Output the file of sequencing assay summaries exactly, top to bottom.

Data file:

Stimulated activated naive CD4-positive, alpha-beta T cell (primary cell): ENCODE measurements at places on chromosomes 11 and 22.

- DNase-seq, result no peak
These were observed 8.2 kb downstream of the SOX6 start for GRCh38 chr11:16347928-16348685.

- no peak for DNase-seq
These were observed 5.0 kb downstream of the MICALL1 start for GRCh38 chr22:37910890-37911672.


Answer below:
Stimulated activated naive CD4-positive, alpha-beta T cell (primary cell): ENCODE measurements at places on chromosomes 11 and 22.

- DNase-seq, result no peak
These were observed 8.2 kb downstream of the SOX6 start for GRCh38 chr11:16347928-16348685.

- no peak for DNase-seq
These were observed 5.0 kb downstream of the MICALL1 start for GRCh38 chr22:37910890-37911672.